Site Overlay
atavistmas-1590626069-59.jpg

Material Culture

U.S. Navy Watch Marks, 1861-65

To ensure the safe operation of a United States Navy vessel during the antebellum and Civil War years, time onboard ship was divided into watches reckoned by the ring of a ship’s bell. According to Boy First Class Charles Nordhoff, who served aboard the ship-of-the-line Columbus from 1845 through 1848, five standard watches of four hours each, and a pair of shorter two-hour periods called a “dog watch,” occurred each day. At the end of the first half hour of a watch, the ship’s bell struck one; at the end of the second half hour, it struck two, and so on, until it was eight bells, which marked the expiration of four hours, or a watch. The series recommenced with a new watch on duty. To facilitate this system, a ship’s crew divided into port (left) and starboard (right) watches. Some ship commanders ordered that distinctive watch marks be worn on the sleeves of enlisted sailors’ clothing, as to distinguish the particular watch.

Origins

As regulations did not mention watch marks, there is no means of determining their origins or earliest use. One can logically assume that individual ship commanders employed them during antebellum times.

How they were worn

Watch marks attached to the upper sleeves of garments were worn by enlisted sailors. In a letter written from the U.S. steam frigate Minnesota in June 1863, Landsman Charles H. Badger described how they were worn aboard his vessel. “A diamond one inch in length, worked with white or black thread on a piece of cloth and sewed on the left arm of the shirt, frock, jacket or coat, denotes the wearer belongs to the port watch. A star on the left arm shows that the man belongs to the starboard watch.” Although Badger states that watch marks aboard Minnesota were worn on various types of clothing, extant images and garments show them only on the upper sleeves of dark blue jumpers, over-shirts, and white frocks. Different marking systems appeared on other vessels. Images of crewmembers aboard the U.S. steamers Mendota and Santiago de Cuba show narrow horizontal strips of white cloth on left or right sleeves dependent on the watch.

Examples

Members of the crew manning a 10-inch Parrott gun aboard the Sassacus class gunboat Mendota have horizontal watch marks on the sleeves of their jumpers. Albumen by an anonymous photographer. United States Army Heritage & Education Center, Military Order of the Loyal Legion of the United States, Photograph Album Vol. 15, p. 702.
Members of the crew manning a 10-inch Parrott gun aboard the Sassacus class gunboat Mendota have horizontal watch marks on the sleeves of their jumpers. Albumen by an anonymous photographer. United States Army Heritage & Education Center, Military Order of the Loyal Legion of the United States, Photograph Album Vol. 15, p. 702.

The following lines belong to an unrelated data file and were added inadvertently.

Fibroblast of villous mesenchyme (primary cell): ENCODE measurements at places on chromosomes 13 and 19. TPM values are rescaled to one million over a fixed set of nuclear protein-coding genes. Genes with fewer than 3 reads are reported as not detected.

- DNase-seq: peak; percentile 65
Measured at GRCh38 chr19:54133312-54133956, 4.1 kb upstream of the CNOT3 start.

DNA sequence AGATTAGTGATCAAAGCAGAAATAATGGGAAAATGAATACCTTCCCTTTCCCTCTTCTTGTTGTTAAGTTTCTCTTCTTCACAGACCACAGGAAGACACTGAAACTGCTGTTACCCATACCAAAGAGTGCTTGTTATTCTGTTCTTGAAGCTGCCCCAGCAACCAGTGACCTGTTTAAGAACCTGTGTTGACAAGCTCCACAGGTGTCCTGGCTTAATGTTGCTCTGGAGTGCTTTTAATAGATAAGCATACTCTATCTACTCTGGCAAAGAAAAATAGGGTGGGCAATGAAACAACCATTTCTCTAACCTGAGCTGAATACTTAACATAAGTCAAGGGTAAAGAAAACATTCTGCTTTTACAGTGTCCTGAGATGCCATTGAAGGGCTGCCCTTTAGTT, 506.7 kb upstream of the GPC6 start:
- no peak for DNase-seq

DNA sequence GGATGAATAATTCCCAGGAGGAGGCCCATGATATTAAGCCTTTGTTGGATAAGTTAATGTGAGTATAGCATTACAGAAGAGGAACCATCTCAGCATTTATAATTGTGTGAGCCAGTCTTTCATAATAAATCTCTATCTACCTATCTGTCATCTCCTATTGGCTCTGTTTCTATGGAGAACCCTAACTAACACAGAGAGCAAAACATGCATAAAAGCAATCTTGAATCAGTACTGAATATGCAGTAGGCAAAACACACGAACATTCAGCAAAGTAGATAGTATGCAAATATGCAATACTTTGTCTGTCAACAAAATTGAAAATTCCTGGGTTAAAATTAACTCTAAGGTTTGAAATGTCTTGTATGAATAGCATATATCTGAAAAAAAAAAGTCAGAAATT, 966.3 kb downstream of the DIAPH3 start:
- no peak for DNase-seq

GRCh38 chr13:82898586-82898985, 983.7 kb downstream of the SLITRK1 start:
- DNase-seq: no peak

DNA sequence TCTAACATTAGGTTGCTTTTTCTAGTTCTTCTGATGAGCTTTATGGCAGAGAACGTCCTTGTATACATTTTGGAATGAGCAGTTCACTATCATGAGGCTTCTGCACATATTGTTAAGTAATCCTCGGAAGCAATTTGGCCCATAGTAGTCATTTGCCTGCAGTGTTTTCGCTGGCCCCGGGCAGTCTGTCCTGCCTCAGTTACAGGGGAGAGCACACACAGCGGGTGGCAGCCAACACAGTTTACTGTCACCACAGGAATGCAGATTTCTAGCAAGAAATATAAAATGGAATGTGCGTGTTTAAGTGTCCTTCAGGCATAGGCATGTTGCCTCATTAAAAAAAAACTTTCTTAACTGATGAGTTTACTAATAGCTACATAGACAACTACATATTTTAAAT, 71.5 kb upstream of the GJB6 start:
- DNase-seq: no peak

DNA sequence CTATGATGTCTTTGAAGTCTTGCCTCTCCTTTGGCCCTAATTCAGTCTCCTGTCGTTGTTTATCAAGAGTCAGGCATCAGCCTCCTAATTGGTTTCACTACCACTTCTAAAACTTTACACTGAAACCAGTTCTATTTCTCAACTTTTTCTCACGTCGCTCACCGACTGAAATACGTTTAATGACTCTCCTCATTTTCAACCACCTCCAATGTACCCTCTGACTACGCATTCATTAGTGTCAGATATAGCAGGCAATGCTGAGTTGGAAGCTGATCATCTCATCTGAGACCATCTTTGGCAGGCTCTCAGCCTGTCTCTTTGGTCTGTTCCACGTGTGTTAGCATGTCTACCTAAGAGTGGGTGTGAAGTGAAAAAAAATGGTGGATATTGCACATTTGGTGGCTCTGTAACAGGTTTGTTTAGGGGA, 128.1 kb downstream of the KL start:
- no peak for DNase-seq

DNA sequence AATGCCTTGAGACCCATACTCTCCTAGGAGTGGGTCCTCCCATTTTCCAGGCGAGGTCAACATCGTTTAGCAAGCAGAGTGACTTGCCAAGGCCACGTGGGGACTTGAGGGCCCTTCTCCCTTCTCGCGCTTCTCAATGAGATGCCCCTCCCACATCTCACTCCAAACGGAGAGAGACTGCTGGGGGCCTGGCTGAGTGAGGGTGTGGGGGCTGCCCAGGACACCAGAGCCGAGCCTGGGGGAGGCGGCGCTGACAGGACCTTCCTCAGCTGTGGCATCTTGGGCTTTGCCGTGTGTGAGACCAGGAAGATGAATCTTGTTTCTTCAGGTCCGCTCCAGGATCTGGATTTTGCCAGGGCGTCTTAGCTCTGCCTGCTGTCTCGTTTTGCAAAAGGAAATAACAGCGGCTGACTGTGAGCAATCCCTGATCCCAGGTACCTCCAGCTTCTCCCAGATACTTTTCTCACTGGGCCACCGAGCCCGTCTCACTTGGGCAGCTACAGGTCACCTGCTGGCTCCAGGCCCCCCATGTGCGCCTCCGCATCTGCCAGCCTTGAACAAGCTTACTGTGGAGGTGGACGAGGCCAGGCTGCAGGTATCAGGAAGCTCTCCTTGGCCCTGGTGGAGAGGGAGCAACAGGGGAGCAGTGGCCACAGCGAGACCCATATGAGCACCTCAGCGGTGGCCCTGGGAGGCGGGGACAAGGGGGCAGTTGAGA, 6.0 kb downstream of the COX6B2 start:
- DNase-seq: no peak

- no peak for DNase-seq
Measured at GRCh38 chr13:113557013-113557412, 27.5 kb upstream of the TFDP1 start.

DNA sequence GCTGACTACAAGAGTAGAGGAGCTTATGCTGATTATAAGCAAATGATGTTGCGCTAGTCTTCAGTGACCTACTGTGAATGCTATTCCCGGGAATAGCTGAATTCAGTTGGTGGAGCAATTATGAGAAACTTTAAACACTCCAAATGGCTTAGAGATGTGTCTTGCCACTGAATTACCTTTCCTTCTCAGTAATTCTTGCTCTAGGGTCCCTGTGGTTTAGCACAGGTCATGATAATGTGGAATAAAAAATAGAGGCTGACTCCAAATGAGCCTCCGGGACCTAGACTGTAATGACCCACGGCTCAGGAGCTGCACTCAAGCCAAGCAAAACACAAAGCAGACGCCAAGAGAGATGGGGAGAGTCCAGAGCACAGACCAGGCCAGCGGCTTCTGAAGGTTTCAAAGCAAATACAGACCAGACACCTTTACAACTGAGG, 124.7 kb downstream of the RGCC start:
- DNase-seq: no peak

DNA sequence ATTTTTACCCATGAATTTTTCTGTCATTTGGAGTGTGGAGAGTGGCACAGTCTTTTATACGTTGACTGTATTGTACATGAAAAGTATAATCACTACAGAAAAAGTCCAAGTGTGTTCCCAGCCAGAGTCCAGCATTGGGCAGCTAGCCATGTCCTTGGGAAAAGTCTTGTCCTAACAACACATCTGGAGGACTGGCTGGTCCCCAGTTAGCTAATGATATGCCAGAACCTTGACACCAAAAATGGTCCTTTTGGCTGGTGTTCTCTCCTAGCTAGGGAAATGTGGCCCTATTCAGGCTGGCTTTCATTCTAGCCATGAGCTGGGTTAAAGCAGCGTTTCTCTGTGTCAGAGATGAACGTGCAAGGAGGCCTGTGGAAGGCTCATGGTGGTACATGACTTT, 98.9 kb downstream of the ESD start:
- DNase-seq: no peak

Identified on the reverse of this image only as “‘Jim.’ Steward. Star[boar]d Steerage Mess,” this sailor wears a diamond-shaped watch mark on the left sleeve of his jumper, which indicated the starboard watch on his particular vessel. Carte de visite by an anonymous photographer. National Museum of African American History & Culture.
Identified on the reverse of this image only as “‘Jim.’ Steward. Star[boar]d Steerage Mess,” this sailor wears a diamond-shaped watch mark on the left sleeve of his jumper, which indicated the starboard watch on his particular vessel. Carte de visite by an anonymous photographer. National Museum of African American History & Culture.
FROM LEFT TO RIGHT: This sailor wears a crudely sewn five-pointed star on his right sleeve denoting that he belonged to the starboard watch aboard his vessel. Carte de visite by an anonymous photographer. Courtesy Lynda Setty of the Rinker Collection; The right sleeve of this sailor of the starboard bears a star mark, above which is small vertical white strip with unknown significance. Carte de visite by R.A. Lord of New York City. Author’s collection; Wearing a white frock, this boy sailor has a watch mark consisting of a dark blue star on a round white cloth patch edged with dark blue. Sixth-plate tintype by an anonymous photographer. Author’s collection.
FROM LEFT TO RIGHT: This sailor wears a crudely sewn five-pointed star on his right sleeve denoting that he belonged to the starboard watch aboard his vessel. Carte de visite by an anonymous photographer. Courtesy Lynda Setty of the Rinker Collection; The right sleeve of this sailor of the starboard bears a star mark, above which is small vertical white strip with unknown significance. Carte de visite by R.A. Lord of New York City. Author’s collection; Wearing a white frock, this boy sailor has a watch mark consisting of a dark blue star on a round white cloth patch edged with dark blue. Sixth-plate tintype by an anonymous photographer. Author’s collection.

References: Nordhoff, Man-of-War Life. A Boy’s Experience in the United States Navy. During a Voyage Around the World in a Ship-of the-line; “Letter from the Navy…U.S. Frigate Minnesota, Fortress Monroe, Va.,” Cedar Falls Gazette (Cedar Falls, Iowa), July 3, 1863.

Ron Field is a Senior Editor of MI.

VISIT OUR STORE to subscribe, renew a subscription, and more.

Scroll Up